A simple, fundamental thing about sports statistics that gets overlooked in today's avalanche of numbers -- advanced or otherwise -- is that they actually represent things that happen as the game is played. Numbers drive our dialogue, our graphics and our arguments. They do not, however, drive the chatter in the locker room. Players care about numbers, of course, because that's what gets them paid. But nuanced discussions about how numbers come to represent specific skills, or which metrics are insightful -- it's just not a typical part of the exchange between athlete and athlete, or athlete and journalist.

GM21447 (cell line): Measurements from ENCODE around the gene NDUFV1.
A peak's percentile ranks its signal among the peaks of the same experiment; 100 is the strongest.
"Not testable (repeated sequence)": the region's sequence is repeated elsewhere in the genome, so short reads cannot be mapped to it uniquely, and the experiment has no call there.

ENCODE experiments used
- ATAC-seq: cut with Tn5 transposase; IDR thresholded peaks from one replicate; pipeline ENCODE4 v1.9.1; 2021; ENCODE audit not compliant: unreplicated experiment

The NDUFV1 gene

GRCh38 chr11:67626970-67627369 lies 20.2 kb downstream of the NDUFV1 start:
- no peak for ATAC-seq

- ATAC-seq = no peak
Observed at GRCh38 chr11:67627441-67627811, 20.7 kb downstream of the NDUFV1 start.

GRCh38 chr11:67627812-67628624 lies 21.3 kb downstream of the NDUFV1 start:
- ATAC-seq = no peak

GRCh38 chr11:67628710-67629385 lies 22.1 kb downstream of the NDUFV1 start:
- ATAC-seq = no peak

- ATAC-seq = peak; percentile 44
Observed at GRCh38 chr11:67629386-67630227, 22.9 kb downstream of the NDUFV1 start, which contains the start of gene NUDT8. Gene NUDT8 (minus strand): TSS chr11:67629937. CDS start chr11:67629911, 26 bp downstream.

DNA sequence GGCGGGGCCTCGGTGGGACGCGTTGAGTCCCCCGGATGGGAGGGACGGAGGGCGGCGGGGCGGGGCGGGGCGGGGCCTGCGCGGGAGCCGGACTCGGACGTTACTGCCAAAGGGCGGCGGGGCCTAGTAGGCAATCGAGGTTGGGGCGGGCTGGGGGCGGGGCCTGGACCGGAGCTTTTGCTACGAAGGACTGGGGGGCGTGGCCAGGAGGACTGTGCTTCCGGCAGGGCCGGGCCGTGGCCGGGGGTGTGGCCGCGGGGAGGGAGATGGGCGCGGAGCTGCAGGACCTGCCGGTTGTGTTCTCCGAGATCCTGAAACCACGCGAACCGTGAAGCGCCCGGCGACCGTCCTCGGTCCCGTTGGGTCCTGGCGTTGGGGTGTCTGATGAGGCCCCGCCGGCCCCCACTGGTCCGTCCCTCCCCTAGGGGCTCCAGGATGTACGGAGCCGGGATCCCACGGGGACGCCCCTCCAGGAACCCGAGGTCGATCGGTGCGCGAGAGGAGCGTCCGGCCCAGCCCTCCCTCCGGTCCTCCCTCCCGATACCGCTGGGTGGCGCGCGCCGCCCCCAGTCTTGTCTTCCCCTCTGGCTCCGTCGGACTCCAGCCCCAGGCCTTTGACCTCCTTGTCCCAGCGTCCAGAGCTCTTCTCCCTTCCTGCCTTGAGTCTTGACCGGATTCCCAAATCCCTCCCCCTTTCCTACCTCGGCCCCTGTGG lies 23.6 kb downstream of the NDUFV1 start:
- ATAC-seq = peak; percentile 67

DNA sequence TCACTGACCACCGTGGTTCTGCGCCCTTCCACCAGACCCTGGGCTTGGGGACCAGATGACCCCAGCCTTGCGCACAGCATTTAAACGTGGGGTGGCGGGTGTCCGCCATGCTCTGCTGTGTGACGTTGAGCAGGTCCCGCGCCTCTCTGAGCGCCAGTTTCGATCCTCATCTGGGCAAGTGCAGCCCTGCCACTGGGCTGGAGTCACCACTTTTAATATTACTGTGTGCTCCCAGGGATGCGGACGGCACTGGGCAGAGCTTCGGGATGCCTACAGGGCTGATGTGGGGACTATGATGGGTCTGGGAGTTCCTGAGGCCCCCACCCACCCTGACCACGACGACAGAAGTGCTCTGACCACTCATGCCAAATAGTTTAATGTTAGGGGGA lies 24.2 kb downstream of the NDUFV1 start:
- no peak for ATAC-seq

What we've decided to do is to try to tie the numbers that drive our analysis with the skill sets of the players we cover by going directly to the source. The questions are driven by statistical analysis, although we're not just throwing a bunch of math at unsuspecting players. We are, however, hoping that by analyzing their own skill sets, players can reveal the mindsets that result in the numbers that tell their story.
Bradford Doolittle: When you came into league, the experts noted your talent and potential, but they thought because of the leap in competition from your level in Greece to the NBA, it might take a while for you to develop. You ended up playing nearly 1,900 minutes. Was the NBA more difficult that you imagined, or was it in some ways easier?